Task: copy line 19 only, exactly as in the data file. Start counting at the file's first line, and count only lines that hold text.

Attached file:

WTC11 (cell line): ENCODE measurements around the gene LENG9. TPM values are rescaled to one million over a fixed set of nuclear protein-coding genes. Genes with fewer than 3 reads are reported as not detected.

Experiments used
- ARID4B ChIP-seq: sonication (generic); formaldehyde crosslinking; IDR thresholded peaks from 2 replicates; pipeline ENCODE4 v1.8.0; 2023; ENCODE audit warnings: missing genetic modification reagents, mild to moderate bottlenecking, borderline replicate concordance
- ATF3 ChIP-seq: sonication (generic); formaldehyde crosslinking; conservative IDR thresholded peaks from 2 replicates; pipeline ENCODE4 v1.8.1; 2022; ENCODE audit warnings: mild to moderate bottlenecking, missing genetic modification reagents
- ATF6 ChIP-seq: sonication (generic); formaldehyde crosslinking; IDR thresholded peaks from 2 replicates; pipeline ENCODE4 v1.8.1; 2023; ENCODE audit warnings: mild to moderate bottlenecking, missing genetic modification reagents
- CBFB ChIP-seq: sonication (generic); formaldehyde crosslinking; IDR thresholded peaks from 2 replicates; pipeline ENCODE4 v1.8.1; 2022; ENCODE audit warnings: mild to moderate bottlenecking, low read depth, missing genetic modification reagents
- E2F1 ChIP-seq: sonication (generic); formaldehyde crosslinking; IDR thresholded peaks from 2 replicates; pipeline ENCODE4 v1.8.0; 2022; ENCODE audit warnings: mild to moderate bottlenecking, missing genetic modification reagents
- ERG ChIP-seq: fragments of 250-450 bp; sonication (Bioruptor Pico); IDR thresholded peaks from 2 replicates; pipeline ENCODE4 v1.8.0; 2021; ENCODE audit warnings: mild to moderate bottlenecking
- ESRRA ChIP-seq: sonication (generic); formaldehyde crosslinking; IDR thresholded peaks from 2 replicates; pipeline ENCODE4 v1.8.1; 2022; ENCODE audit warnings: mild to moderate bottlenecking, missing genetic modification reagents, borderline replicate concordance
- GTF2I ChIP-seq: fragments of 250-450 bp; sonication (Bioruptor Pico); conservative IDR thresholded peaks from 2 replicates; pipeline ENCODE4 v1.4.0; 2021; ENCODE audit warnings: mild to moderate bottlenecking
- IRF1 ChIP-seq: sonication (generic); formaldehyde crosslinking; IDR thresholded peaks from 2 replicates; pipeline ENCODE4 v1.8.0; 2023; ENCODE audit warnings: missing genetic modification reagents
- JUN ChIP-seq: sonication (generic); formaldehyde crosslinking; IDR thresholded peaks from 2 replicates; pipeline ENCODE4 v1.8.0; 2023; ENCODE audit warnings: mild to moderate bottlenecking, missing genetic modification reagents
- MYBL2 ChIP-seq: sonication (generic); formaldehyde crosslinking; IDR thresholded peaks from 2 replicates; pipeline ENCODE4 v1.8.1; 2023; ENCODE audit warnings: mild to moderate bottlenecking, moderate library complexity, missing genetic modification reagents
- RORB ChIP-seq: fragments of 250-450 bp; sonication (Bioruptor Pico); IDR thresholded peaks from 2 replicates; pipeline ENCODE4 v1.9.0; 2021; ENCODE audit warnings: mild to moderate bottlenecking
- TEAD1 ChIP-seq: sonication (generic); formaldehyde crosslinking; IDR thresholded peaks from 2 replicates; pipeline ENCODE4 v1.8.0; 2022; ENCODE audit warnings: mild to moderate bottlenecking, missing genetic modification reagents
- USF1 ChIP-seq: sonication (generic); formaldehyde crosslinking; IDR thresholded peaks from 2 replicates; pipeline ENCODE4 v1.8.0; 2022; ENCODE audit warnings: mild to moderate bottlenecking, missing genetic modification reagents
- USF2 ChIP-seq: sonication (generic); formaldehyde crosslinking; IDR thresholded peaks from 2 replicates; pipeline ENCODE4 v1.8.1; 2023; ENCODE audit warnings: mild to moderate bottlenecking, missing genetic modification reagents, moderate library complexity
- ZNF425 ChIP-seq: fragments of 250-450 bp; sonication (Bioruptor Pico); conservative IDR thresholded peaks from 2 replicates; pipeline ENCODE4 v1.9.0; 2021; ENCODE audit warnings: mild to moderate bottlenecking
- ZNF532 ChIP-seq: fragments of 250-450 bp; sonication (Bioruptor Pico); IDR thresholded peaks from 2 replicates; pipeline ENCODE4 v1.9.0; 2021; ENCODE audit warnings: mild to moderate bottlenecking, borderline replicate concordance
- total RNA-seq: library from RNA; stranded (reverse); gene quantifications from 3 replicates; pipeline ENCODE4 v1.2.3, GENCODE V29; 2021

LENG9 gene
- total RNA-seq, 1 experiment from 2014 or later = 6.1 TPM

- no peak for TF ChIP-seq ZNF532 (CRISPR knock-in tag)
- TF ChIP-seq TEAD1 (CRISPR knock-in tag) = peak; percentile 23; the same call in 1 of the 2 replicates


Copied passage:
- ZNF532 ChIP-seq: fragments of 250-450 bp; sonication (Bioruptor Pico); IDR thresholded peaks from 2 replicates; pipeline ENCODE4 v1.9.0; 2021; ENCODE audit warnings: mild to moderate bottlenecking, borderline replicate concordance